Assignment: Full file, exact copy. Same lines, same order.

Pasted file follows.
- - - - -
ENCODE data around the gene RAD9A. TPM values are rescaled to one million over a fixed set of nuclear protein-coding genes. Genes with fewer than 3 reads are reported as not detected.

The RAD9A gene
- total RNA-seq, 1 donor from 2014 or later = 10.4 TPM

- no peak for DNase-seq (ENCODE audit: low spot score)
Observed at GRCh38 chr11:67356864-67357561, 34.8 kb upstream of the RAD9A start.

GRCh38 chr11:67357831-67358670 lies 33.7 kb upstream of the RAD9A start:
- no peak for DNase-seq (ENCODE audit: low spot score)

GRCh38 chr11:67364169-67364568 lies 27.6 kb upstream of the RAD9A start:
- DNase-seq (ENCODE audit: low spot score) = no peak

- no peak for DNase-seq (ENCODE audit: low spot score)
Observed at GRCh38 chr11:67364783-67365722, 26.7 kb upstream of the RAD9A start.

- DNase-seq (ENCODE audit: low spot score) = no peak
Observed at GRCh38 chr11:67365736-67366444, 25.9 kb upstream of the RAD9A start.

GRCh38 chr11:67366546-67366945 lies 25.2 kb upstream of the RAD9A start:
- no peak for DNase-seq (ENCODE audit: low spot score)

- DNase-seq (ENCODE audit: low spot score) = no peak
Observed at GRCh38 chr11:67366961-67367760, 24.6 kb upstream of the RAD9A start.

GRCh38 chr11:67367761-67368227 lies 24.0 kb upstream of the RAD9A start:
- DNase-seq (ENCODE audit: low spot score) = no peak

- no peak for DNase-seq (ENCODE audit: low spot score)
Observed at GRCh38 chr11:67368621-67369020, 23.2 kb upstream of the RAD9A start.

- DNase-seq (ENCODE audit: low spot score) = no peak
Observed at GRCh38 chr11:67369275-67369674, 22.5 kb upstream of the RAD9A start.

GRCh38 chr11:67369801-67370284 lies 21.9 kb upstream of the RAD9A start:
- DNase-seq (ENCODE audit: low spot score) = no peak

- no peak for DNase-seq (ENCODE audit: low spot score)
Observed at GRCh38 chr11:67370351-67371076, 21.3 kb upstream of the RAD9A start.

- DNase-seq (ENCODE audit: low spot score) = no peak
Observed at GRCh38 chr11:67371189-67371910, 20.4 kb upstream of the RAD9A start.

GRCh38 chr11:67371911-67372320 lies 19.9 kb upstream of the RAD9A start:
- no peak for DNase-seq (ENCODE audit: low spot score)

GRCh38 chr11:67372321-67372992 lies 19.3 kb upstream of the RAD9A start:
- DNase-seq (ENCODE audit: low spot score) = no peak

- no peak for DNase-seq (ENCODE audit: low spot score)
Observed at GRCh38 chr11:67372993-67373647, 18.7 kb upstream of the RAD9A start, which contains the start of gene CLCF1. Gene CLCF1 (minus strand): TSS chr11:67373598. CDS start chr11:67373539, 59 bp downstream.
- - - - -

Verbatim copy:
ENCODE data around the gene RAD9A. TPM values are rescaled to one million over a fixed set of nuclear protein-coding genes. Genes with fewer than 3 reads are reported as not detected.

The RAD9A gene
- total RNA-seq, 1 donor from 2014 or later = 10.4 TPM

- no peak for DNase-seq (ENCODE audit: low spot score)
Observed at GRCh38 chr11:67356864-67357561, 34.8 kb upstream of the RAD9A start.

GRCh38 chr11:67357831-67358670 lies 33.7 kb upstream of the RAD9A start:
- no peak for DNase-seq (ENCODE audit: low spot score)

GRCh38 chr11:67364169-67364568 lies 27.6 kb upstream of the RAD9A start:
- DNase-seq (ENCODE audit: low spot score) = no peak

- no peak for DNase-seq (ENCODE audit: low spot score)
Observed at GRCh38 chr11:67364783-67365722, 26.7 kb upstream of the RAD9A start.

- DNase-seq (ENCODE audit: low spot score) = no peak
Observed at GRCh38 chr11:67365736-67366444, 25.9 kb upstream of the RAD9A start.

GRCh38 chr11:67366546-67366945 lies 25.2 kb upstream of the RAD9A start:
- no peak for DNase-seq (ENCODE audit: low spot score)

- DNase-seq (ENCODE audit: low spot score) = no peak
Observed at GRCh38 chr11:67366961-67367760, 24.6 kb upstream of the RAD9A start.

GRCh38 chr11:67367761-67368227 lies 24.0 kb upstream of the RAD9A start:
- DNase-seq (ENCODE audit: low spot score) = no peak

- no peak for DNase-seq (ENCODE audit: low spot score)
Observed at GRCh38 chr11:67368621-67369020, 23.2 kb upstream of the RAD9A start.

- DNase-seq (ENCODE audit: low spot score) = no peak
Observed at GRCh38 chr11:67369275-67369674, 22.5 kb upstream of the RAD9A start.

GRCh38 chr11:67369801-67370284 lies 21.9 kb upstream of the RAD9A start:
- DNase-seq (ENCODE audit: low spot score) = no peak

- no peak for DNase-seq (ENCODE audit: low spot score)
Observed at GRCh38 chr11:67370351-67371076, 21.3 kb upstream of the RAD9A start.

- DNase-seq (ENCODE audit: low spot score) = no peak
Observed at GRCh38 chr11:67371189-67371910, 20.4 kb upstream of the RAD9A start.

GRCh38 chr11:67371911-67372320 lies 19.9 kb upstream of the RAD9A start:
- no peak for DNase-seq (ENCODE audit: low spot score)

GRCh38 chr11:67372321-67372992 lies 19.3 kb upstream of the RAD9A start:
- DNase-seq (ENCODE audit: low spot score) = no peak

- no peak for DNase-seq (ENCODE audit: low spot score)
Observed at GRCh38 chr11:67372993-67373647, 18.7 kb upstream of the RAD9A start, which contains the start of gene CLCF1. Gene CLCF1 (minus strand): TSS chr11:67373598. CDS start chr11:67373539, 59 bp downstream.